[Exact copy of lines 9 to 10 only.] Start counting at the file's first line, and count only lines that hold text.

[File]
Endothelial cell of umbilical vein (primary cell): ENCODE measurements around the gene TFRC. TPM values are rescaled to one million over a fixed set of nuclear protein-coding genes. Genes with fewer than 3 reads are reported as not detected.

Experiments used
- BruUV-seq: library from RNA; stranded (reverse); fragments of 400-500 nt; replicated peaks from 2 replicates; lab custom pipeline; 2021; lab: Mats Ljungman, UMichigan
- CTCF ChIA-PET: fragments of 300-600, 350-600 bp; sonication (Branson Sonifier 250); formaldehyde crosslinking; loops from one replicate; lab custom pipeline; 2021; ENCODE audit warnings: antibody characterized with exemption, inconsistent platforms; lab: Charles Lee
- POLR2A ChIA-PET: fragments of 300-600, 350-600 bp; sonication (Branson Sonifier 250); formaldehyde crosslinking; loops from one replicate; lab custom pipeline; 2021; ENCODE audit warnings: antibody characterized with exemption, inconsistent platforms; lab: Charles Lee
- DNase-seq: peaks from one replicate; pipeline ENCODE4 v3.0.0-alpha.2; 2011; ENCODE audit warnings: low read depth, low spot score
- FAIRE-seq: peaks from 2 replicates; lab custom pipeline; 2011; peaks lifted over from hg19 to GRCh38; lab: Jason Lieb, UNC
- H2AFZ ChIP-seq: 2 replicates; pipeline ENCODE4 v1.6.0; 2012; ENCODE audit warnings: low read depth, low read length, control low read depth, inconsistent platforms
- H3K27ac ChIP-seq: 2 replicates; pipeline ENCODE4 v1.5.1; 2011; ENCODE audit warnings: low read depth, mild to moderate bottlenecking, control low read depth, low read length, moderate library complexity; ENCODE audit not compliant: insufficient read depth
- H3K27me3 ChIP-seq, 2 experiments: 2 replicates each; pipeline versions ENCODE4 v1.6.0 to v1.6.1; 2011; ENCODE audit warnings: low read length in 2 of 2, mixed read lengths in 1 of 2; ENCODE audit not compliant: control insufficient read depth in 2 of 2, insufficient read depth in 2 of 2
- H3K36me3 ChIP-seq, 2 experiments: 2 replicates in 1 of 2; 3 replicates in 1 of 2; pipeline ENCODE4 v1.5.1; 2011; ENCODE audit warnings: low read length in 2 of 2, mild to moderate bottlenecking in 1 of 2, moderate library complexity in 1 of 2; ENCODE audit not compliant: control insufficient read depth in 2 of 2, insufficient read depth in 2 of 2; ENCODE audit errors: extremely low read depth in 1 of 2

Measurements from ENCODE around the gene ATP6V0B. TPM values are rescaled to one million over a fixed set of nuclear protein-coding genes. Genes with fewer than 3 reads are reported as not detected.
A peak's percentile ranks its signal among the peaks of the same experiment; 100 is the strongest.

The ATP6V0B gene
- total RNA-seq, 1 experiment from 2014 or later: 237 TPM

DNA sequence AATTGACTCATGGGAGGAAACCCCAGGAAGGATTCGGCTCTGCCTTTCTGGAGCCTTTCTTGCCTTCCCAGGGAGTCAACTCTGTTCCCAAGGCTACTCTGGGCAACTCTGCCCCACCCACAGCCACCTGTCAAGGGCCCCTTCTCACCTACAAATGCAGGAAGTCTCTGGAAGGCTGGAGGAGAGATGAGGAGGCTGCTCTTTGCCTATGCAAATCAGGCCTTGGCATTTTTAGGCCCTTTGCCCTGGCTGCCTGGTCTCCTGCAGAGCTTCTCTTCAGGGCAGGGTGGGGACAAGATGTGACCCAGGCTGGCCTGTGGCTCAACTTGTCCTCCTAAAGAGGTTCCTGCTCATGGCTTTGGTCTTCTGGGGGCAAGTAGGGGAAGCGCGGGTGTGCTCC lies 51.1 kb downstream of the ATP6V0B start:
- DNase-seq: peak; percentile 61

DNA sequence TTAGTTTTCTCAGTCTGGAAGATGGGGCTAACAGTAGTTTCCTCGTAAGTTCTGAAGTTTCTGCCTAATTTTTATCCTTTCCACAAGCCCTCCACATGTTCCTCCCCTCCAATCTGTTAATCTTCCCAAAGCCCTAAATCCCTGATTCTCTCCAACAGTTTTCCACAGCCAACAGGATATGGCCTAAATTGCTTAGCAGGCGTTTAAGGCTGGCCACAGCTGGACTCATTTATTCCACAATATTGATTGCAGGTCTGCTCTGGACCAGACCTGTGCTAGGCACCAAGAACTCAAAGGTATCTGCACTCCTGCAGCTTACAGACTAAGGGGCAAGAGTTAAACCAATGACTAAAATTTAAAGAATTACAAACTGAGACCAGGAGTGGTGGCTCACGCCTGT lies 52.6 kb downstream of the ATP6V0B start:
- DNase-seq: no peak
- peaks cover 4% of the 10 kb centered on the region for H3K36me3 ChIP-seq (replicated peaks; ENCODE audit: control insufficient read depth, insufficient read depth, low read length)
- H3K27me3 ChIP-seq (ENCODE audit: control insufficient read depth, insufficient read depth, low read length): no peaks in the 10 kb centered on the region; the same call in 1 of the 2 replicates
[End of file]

- H3K27ac ChIP-seq: 2 replicates; pipeline ENCODE4 v1.5.1; 2011; ENCODE audit warnings: low read depth, mild to moderate bottlenecking, control low read depth, low read length, moderate library complexity; ENCODE audit not compliant: insufficient read depth
- H3K27me3 ChIP-seq, 2 experiments: 2 replicates each; pipeline versions ENCODE4 v1.6.0 to v1.6.1; 2011; ENCODE audit warnings: low read length in 2 of 2, mixed read lengths in 1 of 2; ENCODE audit not compliant: control insufficient read depth in 2 of 2, insufficient read depth in 2 of 2